The basic story of the Montgolfier brothers and their invention of the hot-air balloon is fairly well known. They first successfully released an empty test balloon on July 4, 1783; followed by a flight on September 19, with a sheep, a duck, and a rooster aboard; and then, on October 15, they tried tethered human flight.
It was time for the first free human flight. At first, King Louis XVI wanted to send up two convicts in case the balloon failed, but he was persuaded instead to send two noblemen: Jean-François Pilâtre de Rozier and François Laurent, marquis d’Arlande.
The flight took off November 21, 1783, at 1:54 p.m., on the then-western outskirts of Paris, at the Bois de Boulogne. About 20 minutes later, the aeronauts had crossed Paris and landed at the Butte-auxCailles, a journey of some four miles. The age of flight had begun.
But there’s more to the story, involving usually overlooked, all-too-human details. The flight had its troubles, with the balloon nearly catching fire, for instance. Also, de Rozier and d’Arlande proved rather quarrelsome colleagues during their historic flight.
The balloon itself was 74 feet high, 48 feet in diameter, and 15 feet wide at the neck. It was powered by burning moist straw in an iron brazier in the gondola.
As d’Arlande was clambering into said gondola, the nearby king expressed some concern over the dangers involved. But d’Arlande replied, “Sire, your majesty’s minister of war has made me so many promises in the air, and has suffered me to build so many castles in the same place, that I am going to take a look at both.” In other words, d’Arlande, having served in the army, had repeatedly been promised a promotion, which he had never received.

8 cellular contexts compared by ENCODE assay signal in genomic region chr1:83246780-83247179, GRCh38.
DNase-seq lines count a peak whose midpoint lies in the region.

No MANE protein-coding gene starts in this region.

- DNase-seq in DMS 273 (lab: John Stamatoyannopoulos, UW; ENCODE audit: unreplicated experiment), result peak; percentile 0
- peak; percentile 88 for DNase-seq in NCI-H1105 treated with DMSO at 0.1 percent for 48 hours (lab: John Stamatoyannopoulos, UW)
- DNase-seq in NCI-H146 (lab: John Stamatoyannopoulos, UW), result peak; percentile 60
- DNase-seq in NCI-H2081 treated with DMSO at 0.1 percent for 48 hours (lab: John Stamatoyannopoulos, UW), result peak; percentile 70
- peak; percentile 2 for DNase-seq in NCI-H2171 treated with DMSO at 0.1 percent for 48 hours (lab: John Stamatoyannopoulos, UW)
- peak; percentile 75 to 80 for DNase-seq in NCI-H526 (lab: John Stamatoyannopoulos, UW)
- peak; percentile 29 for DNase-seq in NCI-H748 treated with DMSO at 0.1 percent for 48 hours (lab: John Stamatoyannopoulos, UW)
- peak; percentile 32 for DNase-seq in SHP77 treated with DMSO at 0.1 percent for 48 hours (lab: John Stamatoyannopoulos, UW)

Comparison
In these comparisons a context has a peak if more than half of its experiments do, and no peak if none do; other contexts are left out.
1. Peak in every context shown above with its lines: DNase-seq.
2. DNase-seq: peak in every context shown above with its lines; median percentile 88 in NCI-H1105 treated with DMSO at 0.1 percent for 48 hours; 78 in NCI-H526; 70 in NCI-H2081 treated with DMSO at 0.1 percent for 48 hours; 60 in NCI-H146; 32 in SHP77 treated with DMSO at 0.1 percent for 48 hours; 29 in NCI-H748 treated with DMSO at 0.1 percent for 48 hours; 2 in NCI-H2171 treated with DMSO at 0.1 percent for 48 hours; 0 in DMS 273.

As for de Rozier, he was so confident as he entered the gondola, he felt that the balloon could even travel as far as Russia. Among the supplies the two aeronauts brought, along with the straw, were two wet sponges in case of trouble with fire.
At first, both men enjoyed the trip, waving their hats to the spectators below. In particular, d’Arlande was enjoying himself so much that he neglected to feed the fire, and de Rozier had to admonish him to help with the job, saying, among other things, “You are doing nothing, and we are not rising!” and “See the river [Seine]; we are dropping into it!” The freshly tended fire eventually carried the balloon up to 3,000 feet, and d’Arlande grew apprehensive at such a height. He demanded his companion stop adding straw to the fire and that it was time to descend, but for the moment de Rozier ignored him.
Now the two nobles found that sparks had started a few isolated fires in the balloon. According to one account, the resulting small holes, plus a cracking sound somewhere above, led d’Arlande to threaten to throw de Rozier overboard if he didn’t let the balloon descend. At least d’Arlande offered to accept the blame for cutting short the flight.
And de Rozier listened. Down they went. Using the wet sponges they had wisely brought along, they were fortunately able to extinguish the sparks in the balloon.
But as they neared the ground, they now risked getting impaled on one of several church steeples in the neighborhood, so they briefly rose above the churches by adding more fuel. They finally landed, with some two-thirds of the straw still unused. The brief voyage—part delightful, part nerve-racking— was over.
Later, in 1785, de Rozier perished while trying to cross the English Channel in a balloon.
As for d’Arlande, he got his promotion. The king gave it to him in person, adding, “You have gone higher, sir, of yourself than I can ever raise you.”